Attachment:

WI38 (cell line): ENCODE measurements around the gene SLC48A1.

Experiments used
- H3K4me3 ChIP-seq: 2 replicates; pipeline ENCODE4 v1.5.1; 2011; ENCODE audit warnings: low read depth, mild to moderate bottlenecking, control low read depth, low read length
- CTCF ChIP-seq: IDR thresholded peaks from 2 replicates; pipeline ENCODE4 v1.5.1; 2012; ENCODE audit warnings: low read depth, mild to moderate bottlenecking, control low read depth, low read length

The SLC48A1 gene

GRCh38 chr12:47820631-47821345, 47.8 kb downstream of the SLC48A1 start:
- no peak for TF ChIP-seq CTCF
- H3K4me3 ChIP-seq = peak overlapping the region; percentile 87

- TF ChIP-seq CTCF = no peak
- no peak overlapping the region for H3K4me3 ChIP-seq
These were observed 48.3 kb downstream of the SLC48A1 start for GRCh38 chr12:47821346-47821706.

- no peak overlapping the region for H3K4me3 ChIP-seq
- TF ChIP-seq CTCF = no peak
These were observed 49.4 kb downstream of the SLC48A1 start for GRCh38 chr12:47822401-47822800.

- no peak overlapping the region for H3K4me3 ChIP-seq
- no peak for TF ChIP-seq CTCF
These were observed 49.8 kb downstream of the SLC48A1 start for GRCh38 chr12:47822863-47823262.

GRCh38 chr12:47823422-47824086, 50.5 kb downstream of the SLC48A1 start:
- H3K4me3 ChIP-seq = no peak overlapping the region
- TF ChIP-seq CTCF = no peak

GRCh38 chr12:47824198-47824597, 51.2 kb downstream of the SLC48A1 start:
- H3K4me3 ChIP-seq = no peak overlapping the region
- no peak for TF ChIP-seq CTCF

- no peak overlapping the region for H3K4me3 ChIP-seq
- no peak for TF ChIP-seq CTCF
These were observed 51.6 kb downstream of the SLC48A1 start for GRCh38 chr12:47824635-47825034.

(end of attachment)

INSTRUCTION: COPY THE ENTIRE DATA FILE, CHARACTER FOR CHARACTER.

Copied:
WI38 (cell line): ENCODE measurements around the gene SLC48A1.

Experiments used
- H3K4me3 ChIP-seq: 2 replicates; pipeline ENCODE4 v1.5.1; 2011; ENCODE audit warnings: low read depth, mild to moderate bottlenecking, control low read depth, low read length
- CTCF ChIP-seq: IDR thresholded peaks from 2 replicates; pipeline ENCODE4 v1.5.1; 2012; ENCODE audit warnings: low read depth, mild to moderate bottlenecking, control low read depth, low read length

The SLC48A1 gene

GRCh38 chr12:47820631-47821345, 47.8 kb downstream of the SLC48A1 start:
- no peak for TF ChIP-seq CTCF
- H3K4me3 ChIP-seq = peak overlapping the region; percentile 87

- TF ChIP-seq CTCF = no peak
- no peak overlapping the region for H3K4me3 ChIP-seq
These were observed 48.3 kb downstream of the SLC48A1 start for GRCh38 chr12:47821346-47821706.

- no peak overlapping the region for H3K4me3 ChIP-seq
- TF ChIP-seq CTCF = no peak
These were observed 49.4 kb downstream of the SLC48A1 start for GRCh38 chr12:47822401-47822800.

- no peak overlapping the region for H3K4me3 ChIP-seq
- no peak for TF ChIP-seq CTCF
These were observed 49.8 kb downstream of the SLC48A1 start for GRCh38 chr12:47822863-47823262.

GRCh38 chr12:47823422-47824086, 50.5 kb downstream of the SLC48A1 start:
- H3K4me3 ChIP-seq = no peak overlapping the region
- TF ChIP-seq CTCF = no peak

GRCh38 chr12:47824198-47824597, 51.2 kb downstream of the SLC48A1 start:
- H3K4me3 ChIP-seq = no peak overlapping the region
- no peak for TF ChIP-seq CTCF

- no peak overlapping the region for H3K4me3 ChIP-seq
- no peak for TF ChIP-seq CTCF
These were observed 51.6 kb downstream of the SLC48A1 start for GRCh38 chr12:47824635-47825034.